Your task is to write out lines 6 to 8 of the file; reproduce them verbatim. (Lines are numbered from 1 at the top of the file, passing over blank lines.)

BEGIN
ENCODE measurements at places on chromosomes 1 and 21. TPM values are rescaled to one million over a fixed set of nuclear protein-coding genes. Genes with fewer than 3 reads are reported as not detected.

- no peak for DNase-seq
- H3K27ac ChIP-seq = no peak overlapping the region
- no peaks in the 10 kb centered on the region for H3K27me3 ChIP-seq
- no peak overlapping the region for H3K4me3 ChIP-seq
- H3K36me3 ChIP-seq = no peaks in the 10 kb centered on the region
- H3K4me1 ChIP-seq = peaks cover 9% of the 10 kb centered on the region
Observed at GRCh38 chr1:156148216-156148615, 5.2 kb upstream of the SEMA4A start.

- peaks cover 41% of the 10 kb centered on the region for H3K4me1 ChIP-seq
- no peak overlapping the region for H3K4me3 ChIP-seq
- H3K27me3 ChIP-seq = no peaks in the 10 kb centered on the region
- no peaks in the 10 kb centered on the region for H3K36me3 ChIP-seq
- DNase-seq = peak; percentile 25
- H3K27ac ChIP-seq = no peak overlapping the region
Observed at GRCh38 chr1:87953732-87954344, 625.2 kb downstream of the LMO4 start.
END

- H3K36me3 ChIP-seq = no peaks in the 10 kb centered on the region
- H3K4me1 ChIP-seq = peaks cover 9% of the 10 kb centered on the region
Observed at GRCh38 chr1:156148216-156148615, 5.2 kb upstream of the SEMA4A start.